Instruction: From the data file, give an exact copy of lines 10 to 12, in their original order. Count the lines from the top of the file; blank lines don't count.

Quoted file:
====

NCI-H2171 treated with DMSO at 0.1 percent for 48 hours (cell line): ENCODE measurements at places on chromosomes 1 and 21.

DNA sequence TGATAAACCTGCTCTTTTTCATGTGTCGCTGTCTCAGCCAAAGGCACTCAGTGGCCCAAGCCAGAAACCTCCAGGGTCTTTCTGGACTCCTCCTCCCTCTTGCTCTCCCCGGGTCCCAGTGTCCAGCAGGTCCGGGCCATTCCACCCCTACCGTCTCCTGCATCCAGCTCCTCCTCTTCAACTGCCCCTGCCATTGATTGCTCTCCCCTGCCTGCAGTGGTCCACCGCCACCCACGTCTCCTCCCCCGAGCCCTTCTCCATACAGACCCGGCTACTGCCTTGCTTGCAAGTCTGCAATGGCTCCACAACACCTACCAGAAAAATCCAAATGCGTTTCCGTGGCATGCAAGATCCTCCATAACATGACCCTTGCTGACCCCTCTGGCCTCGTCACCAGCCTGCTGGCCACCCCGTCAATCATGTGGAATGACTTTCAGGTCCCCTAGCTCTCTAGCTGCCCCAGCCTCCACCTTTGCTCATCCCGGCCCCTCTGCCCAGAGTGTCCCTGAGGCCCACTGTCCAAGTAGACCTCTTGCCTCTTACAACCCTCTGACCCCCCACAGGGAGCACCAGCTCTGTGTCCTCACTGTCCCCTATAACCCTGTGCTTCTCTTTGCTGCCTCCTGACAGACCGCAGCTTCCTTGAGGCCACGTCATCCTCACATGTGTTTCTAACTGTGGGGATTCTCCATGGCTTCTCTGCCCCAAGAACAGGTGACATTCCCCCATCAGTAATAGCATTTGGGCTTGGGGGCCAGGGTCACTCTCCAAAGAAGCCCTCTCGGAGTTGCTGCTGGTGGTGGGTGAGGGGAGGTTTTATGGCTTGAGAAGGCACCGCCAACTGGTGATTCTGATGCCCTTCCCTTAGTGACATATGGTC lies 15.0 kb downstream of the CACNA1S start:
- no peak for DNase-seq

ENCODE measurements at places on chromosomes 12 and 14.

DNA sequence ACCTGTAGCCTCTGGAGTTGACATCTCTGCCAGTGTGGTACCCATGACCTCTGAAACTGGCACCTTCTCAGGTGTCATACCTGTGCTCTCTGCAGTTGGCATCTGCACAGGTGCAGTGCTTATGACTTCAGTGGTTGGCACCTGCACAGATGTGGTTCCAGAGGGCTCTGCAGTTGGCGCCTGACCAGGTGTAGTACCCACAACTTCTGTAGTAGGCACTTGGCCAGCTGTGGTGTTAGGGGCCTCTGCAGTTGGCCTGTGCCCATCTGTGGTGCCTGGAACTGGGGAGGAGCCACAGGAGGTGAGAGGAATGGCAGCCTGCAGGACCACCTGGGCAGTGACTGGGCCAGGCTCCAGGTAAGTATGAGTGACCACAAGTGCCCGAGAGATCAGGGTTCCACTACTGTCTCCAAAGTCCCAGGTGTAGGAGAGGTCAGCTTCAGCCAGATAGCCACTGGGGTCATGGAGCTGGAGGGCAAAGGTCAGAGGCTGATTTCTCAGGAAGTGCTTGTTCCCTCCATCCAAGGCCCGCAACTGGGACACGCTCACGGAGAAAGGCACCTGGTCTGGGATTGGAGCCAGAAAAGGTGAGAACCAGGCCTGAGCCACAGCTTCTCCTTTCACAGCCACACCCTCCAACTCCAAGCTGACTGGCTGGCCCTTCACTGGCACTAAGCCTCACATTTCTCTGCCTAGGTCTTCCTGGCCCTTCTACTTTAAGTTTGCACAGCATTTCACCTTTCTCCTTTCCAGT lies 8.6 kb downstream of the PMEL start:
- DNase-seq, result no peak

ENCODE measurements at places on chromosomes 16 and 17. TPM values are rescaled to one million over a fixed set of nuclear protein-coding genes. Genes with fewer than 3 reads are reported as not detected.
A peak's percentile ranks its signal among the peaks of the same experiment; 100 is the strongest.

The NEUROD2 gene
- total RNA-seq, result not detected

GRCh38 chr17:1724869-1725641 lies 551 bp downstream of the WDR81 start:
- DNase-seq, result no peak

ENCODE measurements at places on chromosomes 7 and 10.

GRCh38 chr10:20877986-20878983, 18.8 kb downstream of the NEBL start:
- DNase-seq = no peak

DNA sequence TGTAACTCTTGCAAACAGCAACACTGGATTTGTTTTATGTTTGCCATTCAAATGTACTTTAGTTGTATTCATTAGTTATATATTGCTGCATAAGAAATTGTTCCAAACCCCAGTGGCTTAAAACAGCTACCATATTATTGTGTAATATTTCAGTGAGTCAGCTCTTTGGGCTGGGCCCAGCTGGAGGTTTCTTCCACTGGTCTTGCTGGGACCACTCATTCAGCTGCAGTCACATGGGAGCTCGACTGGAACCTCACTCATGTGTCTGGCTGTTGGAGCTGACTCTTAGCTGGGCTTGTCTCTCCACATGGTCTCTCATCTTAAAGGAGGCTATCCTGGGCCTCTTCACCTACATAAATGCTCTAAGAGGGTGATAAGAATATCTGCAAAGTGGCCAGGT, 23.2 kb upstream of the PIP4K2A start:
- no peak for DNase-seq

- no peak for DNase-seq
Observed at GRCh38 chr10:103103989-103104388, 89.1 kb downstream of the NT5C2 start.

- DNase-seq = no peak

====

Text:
- total RNA-seq, result not detected

GRCh38 chr17:1724869-1725641 lies 551 bp downstream of the WDR81 start:
- DNase-seq, result no peak